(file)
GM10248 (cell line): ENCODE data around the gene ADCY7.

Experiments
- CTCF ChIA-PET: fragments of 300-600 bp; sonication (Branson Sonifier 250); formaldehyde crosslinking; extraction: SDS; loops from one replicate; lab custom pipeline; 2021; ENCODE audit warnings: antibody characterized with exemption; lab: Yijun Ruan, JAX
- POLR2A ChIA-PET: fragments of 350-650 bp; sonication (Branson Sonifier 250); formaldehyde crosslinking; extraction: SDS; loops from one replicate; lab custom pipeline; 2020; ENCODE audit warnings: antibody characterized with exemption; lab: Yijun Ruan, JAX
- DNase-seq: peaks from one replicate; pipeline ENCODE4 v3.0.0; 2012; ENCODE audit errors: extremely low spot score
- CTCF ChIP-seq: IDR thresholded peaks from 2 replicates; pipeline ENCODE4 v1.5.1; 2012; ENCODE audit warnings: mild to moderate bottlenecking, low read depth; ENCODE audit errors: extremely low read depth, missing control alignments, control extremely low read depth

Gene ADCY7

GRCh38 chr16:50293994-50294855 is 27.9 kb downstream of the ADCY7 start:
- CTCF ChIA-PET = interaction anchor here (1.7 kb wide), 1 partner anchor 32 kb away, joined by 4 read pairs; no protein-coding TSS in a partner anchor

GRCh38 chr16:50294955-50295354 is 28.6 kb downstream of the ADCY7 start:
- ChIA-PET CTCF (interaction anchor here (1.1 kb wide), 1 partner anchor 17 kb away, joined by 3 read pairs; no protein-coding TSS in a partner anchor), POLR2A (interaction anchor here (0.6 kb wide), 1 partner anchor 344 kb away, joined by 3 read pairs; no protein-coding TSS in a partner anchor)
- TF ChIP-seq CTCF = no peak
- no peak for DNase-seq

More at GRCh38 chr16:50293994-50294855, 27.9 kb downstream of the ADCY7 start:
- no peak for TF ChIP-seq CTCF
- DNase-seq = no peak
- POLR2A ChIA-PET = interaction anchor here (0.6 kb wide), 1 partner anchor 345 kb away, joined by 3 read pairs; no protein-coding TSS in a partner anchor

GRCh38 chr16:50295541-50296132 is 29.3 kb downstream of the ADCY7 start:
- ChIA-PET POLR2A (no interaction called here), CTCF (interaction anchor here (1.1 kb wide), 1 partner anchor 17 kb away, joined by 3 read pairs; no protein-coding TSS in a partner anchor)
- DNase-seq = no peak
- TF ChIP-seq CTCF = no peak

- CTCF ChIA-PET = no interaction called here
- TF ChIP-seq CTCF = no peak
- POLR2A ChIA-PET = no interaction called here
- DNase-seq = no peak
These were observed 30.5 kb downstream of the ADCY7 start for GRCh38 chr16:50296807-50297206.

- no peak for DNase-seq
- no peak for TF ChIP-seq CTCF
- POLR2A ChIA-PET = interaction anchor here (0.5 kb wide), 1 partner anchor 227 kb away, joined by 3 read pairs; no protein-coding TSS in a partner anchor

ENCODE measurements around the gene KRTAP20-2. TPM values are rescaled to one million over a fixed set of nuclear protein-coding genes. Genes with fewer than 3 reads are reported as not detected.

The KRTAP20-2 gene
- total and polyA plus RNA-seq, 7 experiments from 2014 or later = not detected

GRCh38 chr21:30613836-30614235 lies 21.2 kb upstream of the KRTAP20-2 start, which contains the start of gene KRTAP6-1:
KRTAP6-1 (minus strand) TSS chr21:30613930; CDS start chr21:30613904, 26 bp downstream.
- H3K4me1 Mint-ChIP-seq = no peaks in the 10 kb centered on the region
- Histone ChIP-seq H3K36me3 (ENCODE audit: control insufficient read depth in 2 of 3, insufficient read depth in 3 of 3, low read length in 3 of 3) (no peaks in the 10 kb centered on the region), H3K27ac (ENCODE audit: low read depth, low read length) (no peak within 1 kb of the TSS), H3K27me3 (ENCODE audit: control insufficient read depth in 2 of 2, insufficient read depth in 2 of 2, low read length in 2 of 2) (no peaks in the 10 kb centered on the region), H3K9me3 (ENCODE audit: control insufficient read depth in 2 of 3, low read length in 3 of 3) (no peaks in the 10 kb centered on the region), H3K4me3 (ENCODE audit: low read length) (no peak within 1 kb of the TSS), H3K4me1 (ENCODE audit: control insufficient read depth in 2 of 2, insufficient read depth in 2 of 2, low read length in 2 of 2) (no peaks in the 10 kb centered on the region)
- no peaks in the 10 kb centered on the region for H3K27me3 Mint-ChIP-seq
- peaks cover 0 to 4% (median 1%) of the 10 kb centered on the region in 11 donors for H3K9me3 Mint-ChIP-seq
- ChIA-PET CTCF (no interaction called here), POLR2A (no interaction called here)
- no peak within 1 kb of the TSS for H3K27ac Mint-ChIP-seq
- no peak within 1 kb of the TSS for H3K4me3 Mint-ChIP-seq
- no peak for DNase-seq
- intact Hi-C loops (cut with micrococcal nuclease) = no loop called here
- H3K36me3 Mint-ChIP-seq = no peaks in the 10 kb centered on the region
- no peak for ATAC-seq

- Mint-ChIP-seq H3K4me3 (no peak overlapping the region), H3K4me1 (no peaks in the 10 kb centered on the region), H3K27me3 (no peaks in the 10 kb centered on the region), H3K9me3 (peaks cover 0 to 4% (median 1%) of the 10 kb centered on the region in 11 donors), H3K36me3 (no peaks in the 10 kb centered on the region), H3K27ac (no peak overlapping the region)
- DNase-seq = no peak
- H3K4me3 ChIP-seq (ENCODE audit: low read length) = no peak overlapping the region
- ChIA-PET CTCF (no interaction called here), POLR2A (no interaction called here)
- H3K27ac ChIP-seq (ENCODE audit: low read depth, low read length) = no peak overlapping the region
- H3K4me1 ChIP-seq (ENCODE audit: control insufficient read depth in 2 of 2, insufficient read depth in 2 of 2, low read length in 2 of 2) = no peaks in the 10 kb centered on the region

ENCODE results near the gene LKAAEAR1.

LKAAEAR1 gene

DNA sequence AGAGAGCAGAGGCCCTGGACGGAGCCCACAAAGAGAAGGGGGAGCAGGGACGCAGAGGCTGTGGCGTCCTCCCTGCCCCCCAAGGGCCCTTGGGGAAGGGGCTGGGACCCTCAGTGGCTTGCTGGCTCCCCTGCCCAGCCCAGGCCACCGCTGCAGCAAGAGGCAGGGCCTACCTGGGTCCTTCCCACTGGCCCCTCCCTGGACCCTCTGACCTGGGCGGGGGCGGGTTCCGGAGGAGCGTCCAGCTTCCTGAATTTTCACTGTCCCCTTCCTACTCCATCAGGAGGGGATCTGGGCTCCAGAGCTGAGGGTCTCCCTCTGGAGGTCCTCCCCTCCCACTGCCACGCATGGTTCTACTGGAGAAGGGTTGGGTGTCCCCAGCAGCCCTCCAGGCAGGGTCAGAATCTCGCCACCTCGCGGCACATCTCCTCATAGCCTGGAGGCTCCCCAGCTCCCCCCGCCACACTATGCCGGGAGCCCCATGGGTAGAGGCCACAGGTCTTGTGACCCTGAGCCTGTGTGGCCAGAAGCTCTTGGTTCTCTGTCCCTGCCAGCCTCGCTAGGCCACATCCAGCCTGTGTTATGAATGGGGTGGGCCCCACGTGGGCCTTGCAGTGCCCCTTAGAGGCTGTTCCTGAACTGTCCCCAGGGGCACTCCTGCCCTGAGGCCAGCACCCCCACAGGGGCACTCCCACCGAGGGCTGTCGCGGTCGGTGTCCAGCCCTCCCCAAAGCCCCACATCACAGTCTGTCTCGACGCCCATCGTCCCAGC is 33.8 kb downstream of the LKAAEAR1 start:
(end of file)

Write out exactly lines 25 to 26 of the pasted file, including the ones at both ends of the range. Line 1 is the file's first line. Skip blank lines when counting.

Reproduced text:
- DNase-seq = no peak
These were observed 30.5 kb downstream of the ADCY7 start for GRCh38 chr16:50296807-50297206.